High-profit margins and consistent revenue await companies that can successfully develop “the next cool thing” and deliver it to a loyal base of eager hobbyist customers, despite some scaling difficulties and major demographic shifts impacting this market.
Composed of companies that supply high-performance and aftermarket products for automotive, motorcycle and watercraft hobbyists, among others, the enthusiast consumer market has become an ideal investment environment for private equity firms.
Sensing the opportunity, New York-based Monomoy Capital Partners has employed an operationally focused strategy to help companies expand product development, enhance supply chains and reach enthusiasts.
Passionate customer engagement characterizes the enthusiast market, and appeasing them is crucial to success. One way to do this is to give them more of what they want, says Jaime Forsyth, a managing director at Monomoy. The firm invests in middle-market companies, which can benefit from Monomoy’s capabilities for improving their operating systems, processes, general infrastructure and go-to-market strategies.
For one of its former holdings, Holley Performance Products, Monomoy helped improve R&D efficiency to accelerate the pace at which new products come to market. As a result, the company, which manufactures aftermarket automotive products, was able to double its addressable market. “That’s powerful,” Forsyth says.
But with growth comes growing pains. After spending many years cultivating a small but devoted customer base, enthusiast companies face challenges when they try to expand, says Ted Morgan, a principal at audit, tax and consulting firm Plante Moran, which has partnered with Monomoy to support many of its portfolio companies.
“These enthusiast consumers always want the next best thing, which requires players in this market to have a strong pulse on consumer preferences and product development skills.”
Principal, Plante Moran
“When you’re trying to grow from, say, $20 million or $50 million in revenue to $100 million or $250 million or even more, it draws different business dynamics into your operating model,” he says. Entering international sales channels, shifting to a global supply chain and increasing brand visibility are among the difficulties a growing enthusiast consumer company faces.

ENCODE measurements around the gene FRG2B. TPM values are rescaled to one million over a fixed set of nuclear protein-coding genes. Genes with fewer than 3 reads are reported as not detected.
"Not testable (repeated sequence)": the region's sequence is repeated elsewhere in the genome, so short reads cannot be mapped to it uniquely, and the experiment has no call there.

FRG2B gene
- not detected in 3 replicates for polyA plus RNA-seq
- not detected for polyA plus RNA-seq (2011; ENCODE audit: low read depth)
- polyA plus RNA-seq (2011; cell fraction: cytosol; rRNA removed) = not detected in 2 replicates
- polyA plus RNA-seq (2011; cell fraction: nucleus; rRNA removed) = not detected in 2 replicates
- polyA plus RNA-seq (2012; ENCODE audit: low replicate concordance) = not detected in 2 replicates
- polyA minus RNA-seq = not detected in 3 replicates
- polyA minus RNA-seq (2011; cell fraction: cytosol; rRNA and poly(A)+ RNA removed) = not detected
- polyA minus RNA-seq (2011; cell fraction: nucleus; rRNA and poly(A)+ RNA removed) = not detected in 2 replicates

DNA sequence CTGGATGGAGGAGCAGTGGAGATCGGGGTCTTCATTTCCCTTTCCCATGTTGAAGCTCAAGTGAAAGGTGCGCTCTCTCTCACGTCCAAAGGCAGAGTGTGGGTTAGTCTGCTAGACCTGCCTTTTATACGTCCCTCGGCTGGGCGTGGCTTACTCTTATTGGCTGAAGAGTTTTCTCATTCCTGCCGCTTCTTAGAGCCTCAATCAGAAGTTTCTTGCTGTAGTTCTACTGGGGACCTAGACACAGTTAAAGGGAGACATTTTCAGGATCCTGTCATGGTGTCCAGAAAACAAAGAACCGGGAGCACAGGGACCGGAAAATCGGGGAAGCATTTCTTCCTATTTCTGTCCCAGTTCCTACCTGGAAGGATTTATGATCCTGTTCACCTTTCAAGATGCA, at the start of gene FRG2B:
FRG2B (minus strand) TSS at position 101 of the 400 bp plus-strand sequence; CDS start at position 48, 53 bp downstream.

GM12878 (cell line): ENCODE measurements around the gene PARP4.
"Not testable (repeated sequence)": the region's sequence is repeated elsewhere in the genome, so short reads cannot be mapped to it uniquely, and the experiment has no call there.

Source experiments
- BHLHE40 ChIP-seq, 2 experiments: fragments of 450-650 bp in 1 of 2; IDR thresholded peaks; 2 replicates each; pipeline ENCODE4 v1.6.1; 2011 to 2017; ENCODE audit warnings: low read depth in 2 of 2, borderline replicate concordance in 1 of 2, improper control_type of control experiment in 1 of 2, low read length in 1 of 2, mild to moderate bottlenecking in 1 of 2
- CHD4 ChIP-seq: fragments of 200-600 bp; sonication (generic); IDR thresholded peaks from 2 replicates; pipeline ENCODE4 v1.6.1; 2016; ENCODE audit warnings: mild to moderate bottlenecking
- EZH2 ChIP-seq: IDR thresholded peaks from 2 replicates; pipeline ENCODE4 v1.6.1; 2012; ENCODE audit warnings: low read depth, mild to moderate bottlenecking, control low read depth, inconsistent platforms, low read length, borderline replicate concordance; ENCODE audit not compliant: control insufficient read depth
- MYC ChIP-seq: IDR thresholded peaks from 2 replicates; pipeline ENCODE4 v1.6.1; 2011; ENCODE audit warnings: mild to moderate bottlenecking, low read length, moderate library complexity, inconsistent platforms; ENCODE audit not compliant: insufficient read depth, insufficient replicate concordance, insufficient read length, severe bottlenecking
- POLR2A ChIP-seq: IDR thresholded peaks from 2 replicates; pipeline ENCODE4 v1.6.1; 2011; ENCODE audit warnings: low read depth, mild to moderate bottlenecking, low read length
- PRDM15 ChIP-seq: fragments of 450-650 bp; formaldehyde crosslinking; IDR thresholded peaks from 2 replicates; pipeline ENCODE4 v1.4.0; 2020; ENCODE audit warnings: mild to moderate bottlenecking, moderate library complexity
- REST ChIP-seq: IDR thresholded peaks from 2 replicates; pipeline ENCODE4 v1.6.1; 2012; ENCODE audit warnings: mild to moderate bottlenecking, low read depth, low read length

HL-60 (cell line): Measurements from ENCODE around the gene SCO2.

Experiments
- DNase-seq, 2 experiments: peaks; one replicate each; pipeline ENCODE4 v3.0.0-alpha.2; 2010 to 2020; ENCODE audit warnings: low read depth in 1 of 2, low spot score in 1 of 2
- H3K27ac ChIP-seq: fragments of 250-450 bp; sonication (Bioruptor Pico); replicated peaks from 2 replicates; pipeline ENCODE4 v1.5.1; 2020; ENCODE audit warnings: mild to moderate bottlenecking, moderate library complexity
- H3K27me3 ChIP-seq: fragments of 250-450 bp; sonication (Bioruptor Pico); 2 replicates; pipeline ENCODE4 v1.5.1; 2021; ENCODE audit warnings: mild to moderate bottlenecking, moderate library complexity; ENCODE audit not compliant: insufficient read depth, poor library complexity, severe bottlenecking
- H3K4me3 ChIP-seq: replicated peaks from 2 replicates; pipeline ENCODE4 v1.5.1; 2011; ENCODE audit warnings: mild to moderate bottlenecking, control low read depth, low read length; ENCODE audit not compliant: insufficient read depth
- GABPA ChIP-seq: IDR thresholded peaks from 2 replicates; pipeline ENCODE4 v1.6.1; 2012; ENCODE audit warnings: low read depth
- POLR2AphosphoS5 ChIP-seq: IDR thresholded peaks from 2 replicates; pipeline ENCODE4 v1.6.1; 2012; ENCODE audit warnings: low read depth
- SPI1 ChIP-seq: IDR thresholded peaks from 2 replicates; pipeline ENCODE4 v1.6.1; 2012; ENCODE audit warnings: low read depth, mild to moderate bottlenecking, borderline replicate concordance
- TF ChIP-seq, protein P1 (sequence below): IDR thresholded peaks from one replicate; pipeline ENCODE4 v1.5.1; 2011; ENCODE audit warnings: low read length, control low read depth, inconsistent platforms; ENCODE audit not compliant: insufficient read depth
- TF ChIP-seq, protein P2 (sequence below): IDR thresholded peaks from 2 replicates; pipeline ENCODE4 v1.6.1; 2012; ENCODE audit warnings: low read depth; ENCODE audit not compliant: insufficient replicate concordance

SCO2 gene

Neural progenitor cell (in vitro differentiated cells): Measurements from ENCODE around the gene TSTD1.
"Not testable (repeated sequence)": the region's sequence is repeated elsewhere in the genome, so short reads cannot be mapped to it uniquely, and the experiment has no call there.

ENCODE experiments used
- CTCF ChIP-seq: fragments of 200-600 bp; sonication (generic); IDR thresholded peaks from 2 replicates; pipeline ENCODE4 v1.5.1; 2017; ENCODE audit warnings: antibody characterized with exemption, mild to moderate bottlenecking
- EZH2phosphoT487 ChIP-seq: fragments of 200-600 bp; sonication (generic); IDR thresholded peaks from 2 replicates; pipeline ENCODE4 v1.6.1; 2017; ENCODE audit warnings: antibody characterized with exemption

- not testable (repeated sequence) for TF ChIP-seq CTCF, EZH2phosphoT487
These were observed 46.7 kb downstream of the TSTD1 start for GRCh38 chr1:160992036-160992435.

Discovering the ‘Secret Recipe’ for Growth
Increased customer demand and more available products put pressure on supply chains, a challenge that companies must overcome to achieve profitable growth, Morgan says. One way for suppliers to mitigate this challenge is by adopting flexible manufacturing techniques to support lower volume production runs.
Being sensitive to supply and demand is the most important consideration for investors in this market, he says. “These enthusiast consumers always want the next best thing, which requires players in this market to have a strong pulse on consumer preferences and product development skills.”
Getting the product into the hands of the customer is the next key item to address, Morgan adds. “Advanced supply chain and logistics skills, in particular, are critical as global footprints of suppliers continue to expand.”
Many companies in the enthusiast consumer space are leveraging consumer-interfacing technology as they support and expand their customer base. But others are not, despite the critical role a company’s online presence plays in attracting and engaging younger customers.
Adopting new technology represents a major shift for companies whose marketing efforts have traditionally targeted baby boomers, often through in-person events. “In the past, this may have been a three-day weekend at a racetrack,” Forsyth says, but now the means of engaging enthusiasts has migrated to the digital sphere. It’s why marketing strategies now include communicating with customers on social media, online forums, blogs and other platforms where enthusiasts can share their passion.
“Shifts in the enthusiast consumer market have led some business owners to realize they may not have the skillsets associated with launching a true social media platform with e-commerce and direct-to-consumer capabilities,” Morgan says. “Some of these owners are deciding to sell their companies.”
That trend has opened the door for private equity investors with the expertise to help these businesses compete in the digital age.
Benjamin Glick is ACG Global’s marketing and communications associate.